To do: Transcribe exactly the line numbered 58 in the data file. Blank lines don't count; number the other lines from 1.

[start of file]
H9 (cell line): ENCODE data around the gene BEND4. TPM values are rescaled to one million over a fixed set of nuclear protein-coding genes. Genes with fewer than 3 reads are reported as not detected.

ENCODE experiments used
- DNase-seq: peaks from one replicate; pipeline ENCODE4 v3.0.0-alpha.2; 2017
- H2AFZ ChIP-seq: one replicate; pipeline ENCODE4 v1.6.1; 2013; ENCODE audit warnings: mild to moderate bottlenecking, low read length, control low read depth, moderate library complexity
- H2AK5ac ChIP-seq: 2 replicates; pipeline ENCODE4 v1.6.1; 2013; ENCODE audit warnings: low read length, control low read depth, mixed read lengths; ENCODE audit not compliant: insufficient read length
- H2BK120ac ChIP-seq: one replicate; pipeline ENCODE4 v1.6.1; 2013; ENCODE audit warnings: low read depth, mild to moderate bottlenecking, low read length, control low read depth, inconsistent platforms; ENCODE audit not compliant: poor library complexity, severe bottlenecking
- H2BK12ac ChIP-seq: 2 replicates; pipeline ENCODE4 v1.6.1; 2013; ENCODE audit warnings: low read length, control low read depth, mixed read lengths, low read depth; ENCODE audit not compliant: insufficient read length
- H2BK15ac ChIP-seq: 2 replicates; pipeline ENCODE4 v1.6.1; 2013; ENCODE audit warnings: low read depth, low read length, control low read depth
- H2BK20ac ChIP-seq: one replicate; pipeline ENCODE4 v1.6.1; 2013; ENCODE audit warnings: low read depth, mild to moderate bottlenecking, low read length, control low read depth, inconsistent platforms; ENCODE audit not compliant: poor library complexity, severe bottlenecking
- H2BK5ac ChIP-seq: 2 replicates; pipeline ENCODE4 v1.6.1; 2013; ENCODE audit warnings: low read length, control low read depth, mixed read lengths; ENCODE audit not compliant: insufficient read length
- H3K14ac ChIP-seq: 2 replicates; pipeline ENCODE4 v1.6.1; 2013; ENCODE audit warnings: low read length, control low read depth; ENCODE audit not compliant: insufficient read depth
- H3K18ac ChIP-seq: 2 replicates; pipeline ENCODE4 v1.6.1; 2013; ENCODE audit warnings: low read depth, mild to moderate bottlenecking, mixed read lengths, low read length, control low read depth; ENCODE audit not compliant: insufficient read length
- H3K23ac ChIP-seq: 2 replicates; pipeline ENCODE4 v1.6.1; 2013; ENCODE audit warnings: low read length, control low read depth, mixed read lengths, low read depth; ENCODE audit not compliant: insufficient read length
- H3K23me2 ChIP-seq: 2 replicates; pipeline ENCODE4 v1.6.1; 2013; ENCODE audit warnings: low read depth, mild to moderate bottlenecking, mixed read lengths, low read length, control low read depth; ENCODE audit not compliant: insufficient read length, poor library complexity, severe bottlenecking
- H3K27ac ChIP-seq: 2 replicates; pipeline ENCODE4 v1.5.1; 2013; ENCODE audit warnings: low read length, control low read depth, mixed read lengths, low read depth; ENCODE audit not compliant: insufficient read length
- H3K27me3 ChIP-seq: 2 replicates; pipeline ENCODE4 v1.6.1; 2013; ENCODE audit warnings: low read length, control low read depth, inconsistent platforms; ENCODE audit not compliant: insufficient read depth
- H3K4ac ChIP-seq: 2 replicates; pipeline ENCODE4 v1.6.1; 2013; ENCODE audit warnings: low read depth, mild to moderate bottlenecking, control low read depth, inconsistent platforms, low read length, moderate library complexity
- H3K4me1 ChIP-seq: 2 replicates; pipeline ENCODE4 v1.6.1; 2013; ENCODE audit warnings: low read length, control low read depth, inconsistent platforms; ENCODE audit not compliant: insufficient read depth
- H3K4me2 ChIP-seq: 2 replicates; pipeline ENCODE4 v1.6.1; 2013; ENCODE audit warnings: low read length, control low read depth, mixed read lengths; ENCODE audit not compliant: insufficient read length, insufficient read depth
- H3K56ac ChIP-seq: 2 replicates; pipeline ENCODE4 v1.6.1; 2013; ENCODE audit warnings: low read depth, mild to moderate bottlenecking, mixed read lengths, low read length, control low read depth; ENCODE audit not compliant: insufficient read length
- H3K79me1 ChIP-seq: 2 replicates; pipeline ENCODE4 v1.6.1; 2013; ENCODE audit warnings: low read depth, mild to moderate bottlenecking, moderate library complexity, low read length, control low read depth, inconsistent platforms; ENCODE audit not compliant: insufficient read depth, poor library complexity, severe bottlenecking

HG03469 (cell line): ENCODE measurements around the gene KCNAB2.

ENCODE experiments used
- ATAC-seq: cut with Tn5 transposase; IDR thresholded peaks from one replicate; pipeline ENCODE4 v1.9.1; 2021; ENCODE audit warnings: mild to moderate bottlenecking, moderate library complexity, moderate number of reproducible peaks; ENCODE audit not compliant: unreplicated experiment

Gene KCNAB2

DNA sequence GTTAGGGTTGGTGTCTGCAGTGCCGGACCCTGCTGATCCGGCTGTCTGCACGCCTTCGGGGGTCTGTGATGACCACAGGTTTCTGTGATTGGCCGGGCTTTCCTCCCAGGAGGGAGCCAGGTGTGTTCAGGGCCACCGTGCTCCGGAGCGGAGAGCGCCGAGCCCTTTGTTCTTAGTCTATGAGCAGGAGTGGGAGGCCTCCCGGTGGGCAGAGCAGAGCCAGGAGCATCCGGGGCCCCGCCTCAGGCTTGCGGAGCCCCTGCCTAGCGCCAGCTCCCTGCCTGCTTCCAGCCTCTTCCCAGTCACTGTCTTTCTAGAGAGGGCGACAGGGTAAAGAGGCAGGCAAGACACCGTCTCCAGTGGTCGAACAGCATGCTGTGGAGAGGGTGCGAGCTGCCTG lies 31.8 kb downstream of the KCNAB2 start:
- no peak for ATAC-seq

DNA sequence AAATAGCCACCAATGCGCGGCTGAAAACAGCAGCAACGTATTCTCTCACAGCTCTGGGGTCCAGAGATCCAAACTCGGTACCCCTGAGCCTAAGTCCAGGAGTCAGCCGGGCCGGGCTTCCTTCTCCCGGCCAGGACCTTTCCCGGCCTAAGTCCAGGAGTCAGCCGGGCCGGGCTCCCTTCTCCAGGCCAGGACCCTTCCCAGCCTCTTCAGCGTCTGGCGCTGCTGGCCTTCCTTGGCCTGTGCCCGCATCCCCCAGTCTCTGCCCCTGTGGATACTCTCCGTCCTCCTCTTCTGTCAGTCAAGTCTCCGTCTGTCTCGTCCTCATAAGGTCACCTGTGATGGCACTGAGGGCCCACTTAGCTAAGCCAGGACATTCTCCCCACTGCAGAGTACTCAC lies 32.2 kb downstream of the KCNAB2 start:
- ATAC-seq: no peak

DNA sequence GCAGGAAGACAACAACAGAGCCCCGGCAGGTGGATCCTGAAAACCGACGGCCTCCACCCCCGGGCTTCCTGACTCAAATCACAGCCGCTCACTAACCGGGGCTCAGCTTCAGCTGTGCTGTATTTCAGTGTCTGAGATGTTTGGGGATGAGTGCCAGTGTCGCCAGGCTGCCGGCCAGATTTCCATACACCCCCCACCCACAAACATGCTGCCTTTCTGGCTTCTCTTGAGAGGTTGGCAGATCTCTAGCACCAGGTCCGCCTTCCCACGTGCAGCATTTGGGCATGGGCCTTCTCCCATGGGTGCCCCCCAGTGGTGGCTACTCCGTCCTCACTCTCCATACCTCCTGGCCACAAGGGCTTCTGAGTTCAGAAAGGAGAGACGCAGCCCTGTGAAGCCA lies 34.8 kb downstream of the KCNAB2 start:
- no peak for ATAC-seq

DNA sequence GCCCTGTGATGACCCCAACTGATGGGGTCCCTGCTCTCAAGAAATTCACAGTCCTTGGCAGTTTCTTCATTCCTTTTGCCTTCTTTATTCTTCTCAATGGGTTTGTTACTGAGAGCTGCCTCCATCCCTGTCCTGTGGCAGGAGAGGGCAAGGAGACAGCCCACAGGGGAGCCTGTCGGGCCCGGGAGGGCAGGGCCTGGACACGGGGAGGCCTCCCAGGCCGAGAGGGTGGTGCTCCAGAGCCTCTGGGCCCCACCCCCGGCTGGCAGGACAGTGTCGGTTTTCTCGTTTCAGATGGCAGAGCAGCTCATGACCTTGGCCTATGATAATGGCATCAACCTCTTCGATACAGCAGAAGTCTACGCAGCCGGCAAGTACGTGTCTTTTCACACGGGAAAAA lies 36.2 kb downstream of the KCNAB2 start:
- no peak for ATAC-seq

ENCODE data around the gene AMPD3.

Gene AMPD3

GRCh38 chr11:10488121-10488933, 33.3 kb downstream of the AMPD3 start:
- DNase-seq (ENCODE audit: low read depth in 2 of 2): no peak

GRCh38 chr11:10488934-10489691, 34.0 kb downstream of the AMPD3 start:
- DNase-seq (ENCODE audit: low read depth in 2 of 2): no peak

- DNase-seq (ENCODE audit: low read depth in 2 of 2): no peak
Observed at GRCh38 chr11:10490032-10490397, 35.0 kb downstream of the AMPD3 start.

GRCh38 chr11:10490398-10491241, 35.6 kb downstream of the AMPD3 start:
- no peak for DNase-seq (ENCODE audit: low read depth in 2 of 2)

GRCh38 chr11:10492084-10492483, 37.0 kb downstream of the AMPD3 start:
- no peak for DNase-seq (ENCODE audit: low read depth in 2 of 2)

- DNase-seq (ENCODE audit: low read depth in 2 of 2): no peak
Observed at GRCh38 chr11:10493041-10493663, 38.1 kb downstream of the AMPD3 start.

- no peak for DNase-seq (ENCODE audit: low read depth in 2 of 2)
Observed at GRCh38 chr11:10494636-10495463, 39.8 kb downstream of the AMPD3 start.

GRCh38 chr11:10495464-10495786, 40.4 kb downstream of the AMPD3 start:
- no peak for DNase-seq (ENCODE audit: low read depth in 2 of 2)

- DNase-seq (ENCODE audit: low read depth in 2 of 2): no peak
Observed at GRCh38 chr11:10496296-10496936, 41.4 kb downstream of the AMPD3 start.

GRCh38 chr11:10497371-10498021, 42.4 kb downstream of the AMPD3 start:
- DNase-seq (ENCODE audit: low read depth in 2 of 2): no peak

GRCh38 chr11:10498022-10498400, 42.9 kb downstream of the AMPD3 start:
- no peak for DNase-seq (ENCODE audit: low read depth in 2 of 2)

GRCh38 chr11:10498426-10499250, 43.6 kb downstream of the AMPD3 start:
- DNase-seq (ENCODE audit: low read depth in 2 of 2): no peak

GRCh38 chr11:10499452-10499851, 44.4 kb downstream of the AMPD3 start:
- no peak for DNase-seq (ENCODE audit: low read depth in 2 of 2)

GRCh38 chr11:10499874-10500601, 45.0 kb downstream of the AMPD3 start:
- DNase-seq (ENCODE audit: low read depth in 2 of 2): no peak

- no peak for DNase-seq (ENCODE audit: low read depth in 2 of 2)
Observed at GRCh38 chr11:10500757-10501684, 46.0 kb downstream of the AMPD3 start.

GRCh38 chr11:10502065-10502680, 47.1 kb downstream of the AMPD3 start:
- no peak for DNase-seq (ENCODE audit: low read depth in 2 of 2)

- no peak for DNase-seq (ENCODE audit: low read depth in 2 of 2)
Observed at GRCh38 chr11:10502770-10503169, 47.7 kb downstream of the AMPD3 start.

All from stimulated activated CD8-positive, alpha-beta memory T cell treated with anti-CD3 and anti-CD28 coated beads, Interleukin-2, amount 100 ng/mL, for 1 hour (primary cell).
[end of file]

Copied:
GRCh38 chr11:10498426-10499250, 43.6 kb downstream of the AMPD3 start: